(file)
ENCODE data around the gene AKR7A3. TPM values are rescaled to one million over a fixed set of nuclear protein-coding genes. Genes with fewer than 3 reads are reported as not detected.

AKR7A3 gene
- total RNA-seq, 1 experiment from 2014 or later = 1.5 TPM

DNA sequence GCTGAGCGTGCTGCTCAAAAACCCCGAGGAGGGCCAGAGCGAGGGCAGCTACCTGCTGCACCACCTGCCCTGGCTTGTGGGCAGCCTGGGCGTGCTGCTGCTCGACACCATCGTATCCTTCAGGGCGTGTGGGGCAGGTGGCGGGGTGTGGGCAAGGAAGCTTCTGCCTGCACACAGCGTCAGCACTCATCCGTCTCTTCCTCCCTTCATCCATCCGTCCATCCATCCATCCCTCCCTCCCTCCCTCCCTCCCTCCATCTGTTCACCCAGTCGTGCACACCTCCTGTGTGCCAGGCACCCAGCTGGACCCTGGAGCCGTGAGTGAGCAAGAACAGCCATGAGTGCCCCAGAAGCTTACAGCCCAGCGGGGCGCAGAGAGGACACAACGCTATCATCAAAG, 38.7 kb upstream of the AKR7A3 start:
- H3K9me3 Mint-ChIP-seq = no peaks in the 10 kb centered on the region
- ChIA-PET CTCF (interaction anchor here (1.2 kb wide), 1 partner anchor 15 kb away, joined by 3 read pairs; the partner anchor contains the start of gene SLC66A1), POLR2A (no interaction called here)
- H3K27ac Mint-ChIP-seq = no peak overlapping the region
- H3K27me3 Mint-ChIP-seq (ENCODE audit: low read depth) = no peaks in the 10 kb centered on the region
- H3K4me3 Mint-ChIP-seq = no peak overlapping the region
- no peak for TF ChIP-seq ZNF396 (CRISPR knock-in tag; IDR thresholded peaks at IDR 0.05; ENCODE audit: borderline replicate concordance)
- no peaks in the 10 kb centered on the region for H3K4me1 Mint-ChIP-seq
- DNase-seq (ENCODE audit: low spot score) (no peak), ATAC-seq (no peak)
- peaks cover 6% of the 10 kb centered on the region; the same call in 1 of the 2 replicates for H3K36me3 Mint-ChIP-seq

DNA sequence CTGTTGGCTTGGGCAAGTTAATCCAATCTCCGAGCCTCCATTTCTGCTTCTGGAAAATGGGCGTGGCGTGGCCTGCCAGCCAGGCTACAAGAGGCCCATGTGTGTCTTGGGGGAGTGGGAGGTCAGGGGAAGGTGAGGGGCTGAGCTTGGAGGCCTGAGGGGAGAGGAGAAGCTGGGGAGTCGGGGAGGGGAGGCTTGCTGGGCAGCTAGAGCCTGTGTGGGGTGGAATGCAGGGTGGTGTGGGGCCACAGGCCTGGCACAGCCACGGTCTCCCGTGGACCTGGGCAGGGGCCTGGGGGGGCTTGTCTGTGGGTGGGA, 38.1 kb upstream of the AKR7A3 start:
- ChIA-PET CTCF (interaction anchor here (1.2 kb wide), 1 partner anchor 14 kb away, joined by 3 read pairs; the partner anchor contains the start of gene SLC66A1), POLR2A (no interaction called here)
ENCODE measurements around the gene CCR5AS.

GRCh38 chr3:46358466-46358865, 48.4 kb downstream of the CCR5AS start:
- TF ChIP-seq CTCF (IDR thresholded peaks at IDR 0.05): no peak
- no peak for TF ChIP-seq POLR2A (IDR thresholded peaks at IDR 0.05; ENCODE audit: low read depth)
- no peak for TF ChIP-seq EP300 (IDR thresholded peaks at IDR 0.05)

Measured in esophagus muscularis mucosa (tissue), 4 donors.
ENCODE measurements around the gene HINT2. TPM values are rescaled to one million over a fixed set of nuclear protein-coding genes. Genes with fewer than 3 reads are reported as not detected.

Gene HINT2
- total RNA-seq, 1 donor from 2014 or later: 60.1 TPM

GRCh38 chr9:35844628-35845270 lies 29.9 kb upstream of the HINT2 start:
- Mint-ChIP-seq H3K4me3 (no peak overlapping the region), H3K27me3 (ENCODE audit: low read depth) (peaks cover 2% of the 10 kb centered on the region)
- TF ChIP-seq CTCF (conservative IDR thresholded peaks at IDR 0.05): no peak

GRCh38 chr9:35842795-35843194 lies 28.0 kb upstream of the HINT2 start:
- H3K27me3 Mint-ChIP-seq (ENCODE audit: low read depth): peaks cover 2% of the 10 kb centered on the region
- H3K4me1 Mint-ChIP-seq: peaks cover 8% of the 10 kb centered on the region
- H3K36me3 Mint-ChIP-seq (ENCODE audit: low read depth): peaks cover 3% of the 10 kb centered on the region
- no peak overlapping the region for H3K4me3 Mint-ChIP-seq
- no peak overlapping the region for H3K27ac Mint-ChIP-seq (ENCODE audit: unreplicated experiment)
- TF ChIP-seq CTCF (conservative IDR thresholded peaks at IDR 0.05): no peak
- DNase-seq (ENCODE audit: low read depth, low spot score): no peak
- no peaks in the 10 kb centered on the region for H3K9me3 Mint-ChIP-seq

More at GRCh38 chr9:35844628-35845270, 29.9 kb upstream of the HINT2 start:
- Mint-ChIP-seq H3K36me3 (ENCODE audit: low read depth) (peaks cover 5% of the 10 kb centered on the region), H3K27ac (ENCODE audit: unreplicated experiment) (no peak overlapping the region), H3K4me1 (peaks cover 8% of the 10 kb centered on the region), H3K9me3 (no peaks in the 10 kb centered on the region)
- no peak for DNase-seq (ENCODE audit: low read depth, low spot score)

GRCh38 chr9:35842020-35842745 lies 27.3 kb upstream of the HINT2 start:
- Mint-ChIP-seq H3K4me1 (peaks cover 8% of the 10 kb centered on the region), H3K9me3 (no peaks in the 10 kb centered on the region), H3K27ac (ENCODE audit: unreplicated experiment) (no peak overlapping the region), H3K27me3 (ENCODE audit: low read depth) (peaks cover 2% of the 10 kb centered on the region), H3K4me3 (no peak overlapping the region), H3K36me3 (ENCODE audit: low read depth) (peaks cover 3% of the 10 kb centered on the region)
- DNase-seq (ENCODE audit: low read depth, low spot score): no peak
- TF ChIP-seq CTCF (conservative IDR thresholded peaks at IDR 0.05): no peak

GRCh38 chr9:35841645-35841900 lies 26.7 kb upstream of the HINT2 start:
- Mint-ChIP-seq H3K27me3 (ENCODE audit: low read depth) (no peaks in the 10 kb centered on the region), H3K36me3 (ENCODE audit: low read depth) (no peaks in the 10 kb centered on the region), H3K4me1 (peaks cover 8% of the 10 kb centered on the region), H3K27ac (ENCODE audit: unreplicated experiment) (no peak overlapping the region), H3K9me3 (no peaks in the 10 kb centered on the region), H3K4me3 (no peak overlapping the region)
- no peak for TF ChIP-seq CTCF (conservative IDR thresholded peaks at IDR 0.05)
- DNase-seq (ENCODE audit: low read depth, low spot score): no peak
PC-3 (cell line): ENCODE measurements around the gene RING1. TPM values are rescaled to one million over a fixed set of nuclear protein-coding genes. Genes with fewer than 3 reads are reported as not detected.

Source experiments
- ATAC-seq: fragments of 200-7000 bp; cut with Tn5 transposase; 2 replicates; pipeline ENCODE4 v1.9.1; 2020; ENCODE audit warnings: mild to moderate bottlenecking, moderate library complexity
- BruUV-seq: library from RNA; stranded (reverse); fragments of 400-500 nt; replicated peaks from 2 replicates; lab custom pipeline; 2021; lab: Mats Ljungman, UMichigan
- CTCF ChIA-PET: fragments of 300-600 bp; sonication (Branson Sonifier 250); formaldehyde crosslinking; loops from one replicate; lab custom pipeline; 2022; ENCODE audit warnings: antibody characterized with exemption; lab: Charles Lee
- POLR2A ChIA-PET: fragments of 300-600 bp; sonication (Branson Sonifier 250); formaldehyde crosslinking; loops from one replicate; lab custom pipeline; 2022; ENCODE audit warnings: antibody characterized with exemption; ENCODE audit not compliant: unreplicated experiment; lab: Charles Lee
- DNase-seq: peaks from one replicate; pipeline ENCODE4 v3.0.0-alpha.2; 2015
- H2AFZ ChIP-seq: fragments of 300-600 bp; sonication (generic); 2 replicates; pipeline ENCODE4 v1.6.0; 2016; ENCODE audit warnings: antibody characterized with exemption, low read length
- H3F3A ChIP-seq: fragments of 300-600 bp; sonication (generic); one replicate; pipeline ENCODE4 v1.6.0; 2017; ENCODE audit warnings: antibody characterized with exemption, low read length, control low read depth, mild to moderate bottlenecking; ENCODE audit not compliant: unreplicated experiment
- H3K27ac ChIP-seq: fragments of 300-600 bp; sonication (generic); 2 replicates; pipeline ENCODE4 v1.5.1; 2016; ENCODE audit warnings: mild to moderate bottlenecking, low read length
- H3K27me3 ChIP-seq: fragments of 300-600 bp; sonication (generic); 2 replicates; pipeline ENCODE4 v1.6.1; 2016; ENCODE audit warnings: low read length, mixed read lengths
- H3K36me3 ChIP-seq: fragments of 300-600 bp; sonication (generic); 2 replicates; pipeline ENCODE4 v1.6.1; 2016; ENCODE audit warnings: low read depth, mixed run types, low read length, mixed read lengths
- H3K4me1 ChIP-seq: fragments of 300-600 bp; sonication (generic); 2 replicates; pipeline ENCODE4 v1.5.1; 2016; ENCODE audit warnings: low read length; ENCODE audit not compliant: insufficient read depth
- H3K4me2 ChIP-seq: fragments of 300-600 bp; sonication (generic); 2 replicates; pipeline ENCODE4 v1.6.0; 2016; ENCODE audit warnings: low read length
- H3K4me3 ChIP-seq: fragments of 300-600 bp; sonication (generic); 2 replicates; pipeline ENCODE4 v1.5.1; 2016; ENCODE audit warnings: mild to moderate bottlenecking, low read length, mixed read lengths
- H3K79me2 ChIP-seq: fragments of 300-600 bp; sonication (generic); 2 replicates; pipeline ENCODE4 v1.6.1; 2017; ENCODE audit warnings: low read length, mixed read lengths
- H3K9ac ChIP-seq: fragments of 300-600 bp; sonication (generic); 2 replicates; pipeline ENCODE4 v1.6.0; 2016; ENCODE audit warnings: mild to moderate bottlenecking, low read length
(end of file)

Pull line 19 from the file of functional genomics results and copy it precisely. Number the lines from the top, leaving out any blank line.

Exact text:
- no peak for TF ChIP-seq POLR2A (IDR thresholded peaks at IDR 0.05; ENCODE audit: low read depth)